Sections

City blitzes Downtown with tickets

Community Newspaper Group
Share on TwitterTweet
Share on Facebook
Subscribe

Get our stories in your inbox, free.

Like The Brooklyn Paper on Facebook.

Drivers on Livingston Street were blanketed with tickets and some had their vehicles towed after the city changed parking regulations overnight, yet left parking meters in place with no notices that they were no longer in operation.

Signage stating the new regulations — no parking or standing from 7 am to 7 pm, Monday through Friday — was installed on the north side of Livingston between Court and Flatbush avenues, but many motorists ignored the subtly altered signs and fed the existing parking meters anyway.

“This is foul,” said motorist Kareem Tyree, who received a ticket and barely missed being towed. “How do you give a ticket [when] they still have meters here? It makes no sense.”

City officials say there is a good reason for the change in signage.

“The Department of Transportation studied the area last year for opportunities to reconfigure the street to improve mobility for buses,” said an agency spokeswoman. “As part of the project, we will install painted bus lanes with expanded hours.”

The old regulations restricted parking or standing on the north side (westbound traffic) from 7-10 am. Metered parking is now available on the north side weekday nights and weekends.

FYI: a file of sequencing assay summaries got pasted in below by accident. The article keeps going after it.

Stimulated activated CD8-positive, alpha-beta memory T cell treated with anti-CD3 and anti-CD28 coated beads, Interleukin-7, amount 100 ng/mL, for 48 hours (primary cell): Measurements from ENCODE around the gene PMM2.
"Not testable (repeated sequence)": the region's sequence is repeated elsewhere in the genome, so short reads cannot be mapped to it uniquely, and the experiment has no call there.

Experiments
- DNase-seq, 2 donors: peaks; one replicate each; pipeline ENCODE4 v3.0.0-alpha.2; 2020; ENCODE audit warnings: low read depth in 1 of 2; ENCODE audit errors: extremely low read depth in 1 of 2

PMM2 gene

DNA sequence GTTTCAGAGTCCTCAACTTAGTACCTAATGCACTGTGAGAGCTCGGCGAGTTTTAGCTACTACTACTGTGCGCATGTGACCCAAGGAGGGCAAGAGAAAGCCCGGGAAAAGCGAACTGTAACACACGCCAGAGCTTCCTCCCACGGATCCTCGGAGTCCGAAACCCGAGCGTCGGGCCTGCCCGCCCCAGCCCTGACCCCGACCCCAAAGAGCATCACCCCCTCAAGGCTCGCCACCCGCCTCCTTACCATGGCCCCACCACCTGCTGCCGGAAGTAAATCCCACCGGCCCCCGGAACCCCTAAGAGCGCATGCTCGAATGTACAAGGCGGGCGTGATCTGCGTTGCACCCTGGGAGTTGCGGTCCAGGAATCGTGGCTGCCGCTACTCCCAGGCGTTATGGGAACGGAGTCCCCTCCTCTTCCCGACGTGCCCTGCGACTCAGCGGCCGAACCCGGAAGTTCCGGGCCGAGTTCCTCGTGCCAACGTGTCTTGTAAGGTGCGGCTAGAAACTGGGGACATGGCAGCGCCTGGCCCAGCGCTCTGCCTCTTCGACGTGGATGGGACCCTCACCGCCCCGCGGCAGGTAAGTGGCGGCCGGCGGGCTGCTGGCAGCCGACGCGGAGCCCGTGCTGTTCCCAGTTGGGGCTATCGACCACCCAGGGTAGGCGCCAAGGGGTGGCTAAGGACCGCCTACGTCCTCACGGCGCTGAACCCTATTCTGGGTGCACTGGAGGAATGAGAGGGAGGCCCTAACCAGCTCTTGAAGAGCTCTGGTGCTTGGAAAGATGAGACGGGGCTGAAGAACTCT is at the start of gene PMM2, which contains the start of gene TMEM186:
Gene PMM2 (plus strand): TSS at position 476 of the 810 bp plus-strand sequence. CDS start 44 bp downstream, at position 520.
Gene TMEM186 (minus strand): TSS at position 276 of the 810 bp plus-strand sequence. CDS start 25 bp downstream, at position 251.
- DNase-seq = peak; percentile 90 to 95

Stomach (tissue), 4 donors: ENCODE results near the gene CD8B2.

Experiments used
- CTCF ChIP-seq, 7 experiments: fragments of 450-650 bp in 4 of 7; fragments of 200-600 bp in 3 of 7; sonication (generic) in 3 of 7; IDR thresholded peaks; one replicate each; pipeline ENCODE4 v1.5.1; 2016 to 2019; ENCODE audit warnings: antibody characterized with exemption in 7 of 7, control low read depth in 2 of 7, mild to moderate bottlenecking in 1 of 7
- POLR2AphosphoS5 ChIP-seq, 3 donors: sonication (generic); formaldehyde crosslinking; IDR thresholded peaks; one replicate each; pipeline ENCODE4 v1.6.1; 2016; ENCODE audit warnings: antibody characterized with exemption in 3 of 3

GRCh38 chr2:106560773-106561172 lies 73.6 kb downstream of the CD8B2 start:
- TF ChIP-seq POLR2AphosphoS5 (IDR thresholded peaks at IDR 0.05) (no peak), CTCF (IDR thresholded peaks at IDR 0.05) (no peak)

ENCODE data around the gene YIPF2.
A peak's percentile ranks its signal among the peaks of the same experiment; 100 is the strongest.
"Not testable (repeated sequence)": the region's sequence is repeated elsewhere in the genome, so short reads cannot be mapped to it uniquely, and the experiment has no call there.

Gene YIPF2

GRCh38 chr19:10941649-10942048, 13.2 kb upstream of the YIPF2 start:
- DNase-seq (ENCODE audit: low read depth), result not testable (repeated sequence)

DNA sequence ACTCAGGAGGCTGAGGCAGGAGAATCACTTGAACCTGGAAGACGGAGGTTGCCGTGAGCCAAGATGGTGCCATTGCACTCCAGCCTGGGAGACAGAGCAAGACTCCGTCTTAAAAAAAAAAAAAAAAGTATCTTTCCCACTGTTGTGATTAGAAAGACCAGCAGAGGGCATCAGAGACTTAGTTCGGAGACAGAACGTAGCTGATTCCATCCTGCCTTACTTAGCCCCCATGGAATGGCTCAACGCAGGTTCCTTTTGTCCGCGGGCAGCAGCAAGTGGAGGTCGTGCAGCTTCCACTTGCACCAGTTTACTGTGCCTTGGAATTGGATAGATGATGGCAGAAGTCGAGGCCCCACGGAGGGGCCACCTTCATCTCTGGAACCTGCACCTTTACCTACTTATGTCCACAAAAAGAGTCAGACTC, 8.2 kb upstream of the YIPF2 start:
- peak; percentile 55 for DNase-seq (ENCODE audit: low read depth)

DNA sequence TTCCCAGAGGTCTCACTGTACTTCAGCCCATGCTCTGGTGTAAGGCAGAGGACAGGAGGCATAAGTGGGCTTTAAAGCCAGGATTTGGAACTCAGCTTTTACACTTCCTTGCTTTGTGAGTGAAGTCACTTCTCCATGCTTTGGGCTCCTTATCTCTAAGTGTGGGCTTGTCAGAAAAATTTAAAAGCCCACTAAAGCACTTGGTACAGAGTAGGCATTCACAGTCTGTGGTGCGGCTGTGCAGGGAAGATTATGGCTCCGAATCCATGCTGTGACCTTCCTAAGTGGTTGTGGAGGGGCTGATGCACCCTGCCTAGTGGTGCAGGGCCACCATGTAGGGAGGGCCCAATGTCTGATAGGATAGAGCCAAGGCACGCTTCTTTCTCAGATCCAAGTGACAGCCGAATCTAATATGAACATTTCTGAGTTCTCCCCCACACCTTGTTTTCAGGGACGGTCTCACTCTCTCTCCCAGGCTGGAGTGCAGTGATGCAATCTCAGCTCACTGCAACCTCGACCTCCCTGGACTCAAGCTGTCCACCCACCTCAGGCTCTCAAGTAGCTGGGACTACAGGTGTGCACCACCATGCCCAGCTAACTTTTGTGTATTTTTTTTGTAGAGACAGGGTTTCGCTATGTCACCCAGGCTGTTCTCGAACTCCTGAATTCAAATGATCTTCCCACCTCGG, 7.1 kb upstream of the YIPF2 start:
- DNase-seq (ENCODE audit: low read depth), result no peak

Business owners on the strip said the city needs to better inform the public.

“They have made it a ‘No Standing’ zone just like that,” said Peter Sperry, owner of Trophy World on Livingston Street between Boerum Place and Smith Street. “I’ve already had four customers have their cars towed without the benefit of being told about the new regulations if that is what they are.”

Today’s news:
Share on TwitterTweet
Share on Facebook
Subscribe

Get our stories in your inbox, free.

Like The Brooklyn Paper on Facebook.

Reader Feedback

Dee from Crooklyn says:
I call bullcrap on this. Where the hell are we supposed to park now? Every dam street is no standing or parking or a friggin bike lane. Those privately owned parking garages are ripoffs as is the city. This administration is trying to force us to take public transportation like the mayor's gay aszz.
June 1, 2010, 3:01 pm
Paco from Cobble Hill says:
Dee, bike lanes usually don't affect parking. They're usually just adjacent to parking. regardless, I agree it's a shame that DOT posted no notices on the meters, however policies that encourage more use of mass transportation are good. They benefit those who drive by reducing the amount of other cars on the road, and more importantly cater to the overwhelming majority of New Yorkers who do not actually own cars. (Manhattan's non-ownership is even higher - around 75%)
June 1, 2010, 5:48 pm
lawrence berezin from NYC says:
Mr. Witt
Important article. Another example of bad behavior of parking ticket warriors and others in enforcing an overnight change in parking regulations.

You may wish to pass along to your readers, that there is a new law giving the driving public relief from the overnight change and tickets revenue raiser.